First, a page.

Whooping cough case confirmed in Umatilla County

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Umatilla County Public Health Department announced today a confirmed case of pertussis, or "whooping cough."

A school age child in the west end of the county was diagnosed at the beginning of September and attended school prior to diagnosis. Family members have received antibiotic treatment to prevent further spread of the illness, said Sharon Waldern, clinic supervisor.

In most cases pertussis will start with mild upper respiratory symptoms -- runny nose, sore throat and intermittent cough. Classic pertussis, or whooping cough, is characterized by severe coughing that can last for six to 10 weeks with spasms of coughing, a "whoop" upon inhaling and vomiting after a coughing episode.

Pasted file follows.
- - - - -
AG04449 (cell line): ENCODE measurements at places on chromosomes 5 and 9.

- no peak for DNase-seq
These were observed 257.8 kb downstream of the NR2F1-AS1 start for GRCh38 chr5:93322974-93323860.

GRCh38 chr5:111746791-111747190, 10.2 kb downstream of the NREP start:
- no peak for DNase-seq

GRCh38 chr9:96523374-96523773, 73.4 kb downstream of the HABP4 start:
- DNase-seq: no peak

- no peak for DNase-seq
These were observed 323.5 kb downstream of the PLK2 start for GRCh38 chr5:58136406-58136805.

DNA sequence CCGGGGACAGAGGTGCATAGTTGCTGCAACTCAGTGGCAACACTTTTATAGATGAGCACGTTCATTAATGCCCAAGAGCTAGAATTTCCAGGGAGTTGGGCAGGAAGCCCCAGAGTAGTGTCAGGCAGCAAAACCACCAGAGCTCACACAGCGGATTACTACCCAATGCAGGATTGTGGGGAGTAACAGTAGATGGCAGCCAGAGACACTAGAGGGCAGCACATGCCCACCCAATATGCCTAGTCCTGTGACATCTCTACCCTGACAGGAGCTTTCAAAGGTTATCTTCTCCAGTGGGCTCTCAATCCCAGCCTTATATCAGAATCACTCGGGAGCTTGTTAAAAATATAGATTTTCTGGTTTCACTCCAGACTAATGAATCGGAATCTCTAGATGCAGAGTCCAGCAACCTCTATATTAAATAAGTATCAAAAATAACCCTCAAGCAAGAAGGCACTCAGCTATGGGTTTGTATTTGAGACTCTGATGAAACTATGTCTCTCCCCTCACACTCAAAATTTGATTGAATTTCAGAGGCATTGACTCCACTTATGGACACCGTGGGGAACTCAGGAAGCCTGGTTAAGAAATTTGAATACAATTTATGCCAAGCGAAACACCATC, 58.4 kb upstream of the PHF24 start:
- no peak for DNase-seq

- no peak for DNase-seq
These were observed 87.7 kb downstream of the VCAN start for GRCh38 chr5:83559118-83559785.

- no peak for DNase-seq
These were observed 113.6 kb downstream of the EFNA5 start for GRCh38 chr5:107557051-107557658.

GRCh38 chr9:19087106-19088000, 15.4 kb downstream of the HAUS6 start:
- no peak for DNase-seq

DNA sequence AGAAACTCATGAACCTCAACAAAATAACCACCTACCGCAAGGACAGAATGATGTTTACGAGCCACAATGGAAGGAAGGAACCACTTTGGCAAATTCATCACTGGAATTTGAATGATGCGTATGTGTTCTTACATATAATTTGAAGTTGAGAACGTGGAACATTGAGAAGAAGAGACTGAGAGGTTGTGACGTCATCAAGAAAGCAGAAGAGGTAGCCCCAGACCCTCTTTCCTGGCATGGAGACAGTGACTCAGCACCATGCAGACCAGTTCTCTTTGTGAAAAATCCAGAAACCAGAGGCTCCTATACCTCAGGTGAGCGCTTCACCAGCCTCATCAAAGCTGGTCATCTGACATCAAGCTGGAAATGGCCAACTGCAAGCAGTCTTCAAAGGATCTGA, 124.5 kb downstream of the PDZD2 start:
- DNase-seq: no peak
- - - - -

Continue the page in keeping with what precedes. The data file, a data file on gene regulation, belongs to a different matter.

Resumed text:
The illness is highly contagious and most infectious during the early stages and for two weeks after the cough starts, health officials said. It can occur at any age but can cause severe illness in non-immunized or not fully immunized infants and children.

"The best protection against pertussis is immunizing with ... vaccines," said Genni Lehnert-Beers, administrator for the health department. "It's important to know that immunizations do not always provide 100 percent protection against disease for everyone, especially if more than five years have elapsed since the last shot."

As well, stay home when ill, cough into your elbow or a tissue (dispose of promptly) and wash hands for at least 20 seconds, officials advised.

Umatilla County has not had a confirmed case of pertussis since 2009, but elsewhere in Oregon and the nation, whooping cough is consistently confirmed, Lehnert-Beers said.

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